VANCOUVER -- New crime data appears to show the wave of crimes that targeted businesses left vacant during the pandemic is ebbing.

A combination of a surge in arrests, as well as security measures brought in by merchants and business improvement associations could be turning the tide.

“I put the bars back on the windows and since then haven’t had any problems,” said Jason Overbo, the owner of Brooklyn Clothing in Yaletown, which was hit multiple times.

“In the last six weeks, we’ve been targeted by both shoplifting, grab and runs, and also straight-up robberies and vandalism,” he said.

Several different windows were smashed along the Davie Street storefront, costing him tens of thousands of dollars in lost merchandise.

“It was like groundhog day. I get another call in the morning, it’s the police, another window’s broken. I found out later from looking at the video that they had smashed the window, three of them, scooped up whatever they could carry and ran,” he said.

In mid-March, public health officials asked people to stay home to stop the spread of COVID19, the virus that is responsible for some 227,000 deaths across the globe as of Wednesday.

That action may have been part of what kept the number of cases in B.C. relatively low. But the lack of people on the streets and in stores provided cover for lawlessness.

The number of break and enters on commercial storefronts jumped from around 50 per week in February to a high of 121 per week in early April, figures show.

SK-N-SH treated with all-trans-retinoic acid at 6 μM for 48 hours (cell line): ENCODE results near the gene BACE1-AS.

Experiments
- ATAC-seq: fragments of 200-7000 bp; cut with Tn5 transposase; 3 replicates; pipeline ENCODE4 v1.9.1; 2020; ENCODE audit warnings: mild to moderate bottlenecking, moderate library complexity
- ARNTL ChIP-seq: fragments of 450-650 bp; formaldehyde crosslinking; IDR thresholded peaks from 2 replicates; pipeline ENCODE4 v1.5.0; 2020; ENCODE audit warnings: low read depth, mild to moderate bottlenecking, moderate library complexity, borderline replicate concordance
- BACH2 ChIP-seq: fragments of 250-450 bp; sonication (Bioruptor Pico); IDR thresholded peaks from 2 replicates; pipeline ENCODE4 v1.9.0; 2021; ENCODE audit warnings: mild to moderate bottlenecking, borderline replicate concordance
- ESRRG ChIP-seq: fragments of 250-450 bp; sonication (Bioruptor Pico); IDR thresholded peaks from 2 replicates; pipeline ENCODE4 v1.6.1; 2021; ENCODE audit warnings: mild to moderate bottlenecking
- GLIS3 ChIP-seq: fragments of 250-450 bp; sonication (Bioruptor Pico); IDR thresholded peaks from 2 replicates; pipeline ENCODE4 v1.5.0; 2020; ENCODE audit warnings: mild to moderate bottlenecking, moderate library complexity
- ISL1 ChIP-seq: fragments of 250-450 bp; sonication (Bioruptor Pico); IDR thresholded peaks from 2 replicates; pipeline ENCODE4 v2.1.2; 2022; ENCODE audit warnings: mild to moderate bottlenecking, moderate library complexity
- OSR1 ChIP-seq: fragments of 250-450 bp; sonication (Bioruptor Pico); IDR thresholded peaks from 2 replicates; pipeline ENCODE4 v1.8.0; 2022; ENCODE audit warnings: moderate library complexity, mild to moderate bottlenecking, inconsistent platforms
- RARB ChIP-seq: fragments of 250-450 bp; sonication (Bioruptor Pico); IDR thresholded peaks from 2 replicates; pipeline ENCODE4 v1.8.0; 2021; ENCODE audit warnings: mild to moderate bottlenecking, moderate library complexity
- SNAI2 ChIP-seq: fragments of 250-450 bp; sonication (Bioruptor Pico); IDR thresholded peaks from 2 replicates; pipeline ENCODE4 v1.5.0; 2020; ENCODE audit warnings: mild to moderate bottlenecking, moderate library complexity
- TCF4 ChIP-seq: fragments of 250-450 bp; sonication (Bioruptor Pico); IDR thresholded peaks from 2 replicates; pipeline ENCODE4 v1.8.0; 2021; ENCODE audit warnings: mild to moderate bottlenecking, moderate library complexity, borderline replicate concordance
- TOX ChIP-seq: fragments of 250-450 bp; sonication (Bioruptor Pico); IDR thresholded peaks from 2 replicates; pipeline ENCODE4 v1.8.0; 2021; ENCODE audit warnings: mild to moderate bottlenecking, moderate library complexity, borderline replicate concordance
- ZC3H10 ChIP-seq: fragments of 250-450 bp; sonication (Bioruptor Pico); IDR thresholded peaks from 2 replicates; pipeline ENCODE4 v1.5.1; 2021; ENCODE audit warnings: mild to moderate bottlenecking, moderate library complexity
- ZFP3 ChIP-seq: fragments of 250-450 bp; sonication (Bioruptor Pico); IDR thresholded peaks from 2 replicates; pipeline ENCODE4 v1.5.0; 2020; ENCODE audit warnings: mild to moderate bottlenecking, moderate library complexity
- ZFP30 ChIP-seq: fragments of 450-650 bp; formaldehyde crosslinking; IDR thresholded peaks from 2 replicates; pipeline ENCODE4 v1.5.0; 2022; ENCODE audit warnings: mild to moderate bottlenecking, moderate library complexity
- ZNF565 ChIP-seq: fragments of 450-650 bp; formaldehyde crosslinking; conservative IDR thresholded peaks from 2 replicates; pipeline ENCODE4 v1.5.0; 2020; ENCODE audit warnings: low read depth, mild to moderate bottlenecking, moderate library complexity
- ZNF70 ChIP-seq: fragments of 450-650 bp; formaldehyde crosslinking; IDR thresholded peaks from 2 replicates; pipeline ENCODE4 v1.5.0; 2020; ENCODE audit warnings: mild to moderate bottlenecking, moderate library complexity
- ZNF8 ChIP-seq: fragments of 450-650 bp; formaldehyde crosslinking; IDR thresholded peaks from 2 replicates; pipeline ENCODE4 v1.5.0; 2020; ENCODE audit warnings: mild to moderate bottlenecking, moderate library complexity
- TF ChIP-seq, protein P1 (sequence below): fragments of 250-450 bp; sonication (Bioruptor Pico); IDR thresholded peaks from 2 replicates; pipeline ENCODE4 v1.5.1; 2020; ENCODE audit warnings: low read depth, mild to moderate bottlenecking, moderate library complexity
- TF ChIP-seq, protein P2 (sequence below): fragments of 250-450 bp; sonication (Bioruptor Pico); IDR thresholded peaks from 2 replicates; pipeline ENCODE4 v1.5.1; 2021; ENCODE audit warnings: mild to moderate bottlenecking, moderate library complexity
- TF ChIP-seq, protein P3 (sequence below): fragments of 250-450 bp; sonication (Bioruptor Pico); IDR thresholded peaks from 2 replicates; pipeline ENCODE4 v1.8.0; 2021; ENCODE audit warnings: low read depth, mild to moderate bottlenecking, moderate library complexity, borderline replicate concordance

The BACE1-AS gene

But that’s come down to 58 last week — similar to pre-pandemic levels.

Other thefts jumped from around 86 per week to a high of 128 per week, but have since dropped to just 22 last week.

Thefts from vehicles has almost halved from a high of almost 300 a week before the pandemic to 164 last week.

And as fewer people are driving, fewer people are getting hit by cars. In late February, there were between 14 and 18 pedestrians injured per week. Last week, there were just two.

Many businesses boarded up or increased their security in response to the crime wave. The Mount Pleasant Business Improvement Association started a volunteer patrol.

Vancouver’s mayor is also crediting the Vancouver police, which created teams to try and surveil criminals before they were able to break in.

“They’ve been reallocating resources to deal with the crime patterns and that does seem to have an effect,” Kennedy Stewart said. “I’m very happy that police are taking these actions.”

The risk is still there, warned Vancouver police Sgt. Aaron Roed.

“Two weeks ago we arrested 40 people in a one-week span. That hasn’t stopped. We are still targeting those individuals and putting them in jail,” Roed said.

Overbo said he’s optimistic about security. He said he’s hoping more people realize they can also shop for clothes from his store online as well.

"You don’t hear about it getting worse anymore. You hear about it getting better. How we reopen. Who will reopen first. That’s the story now. It feels like we’re on the other side," he said.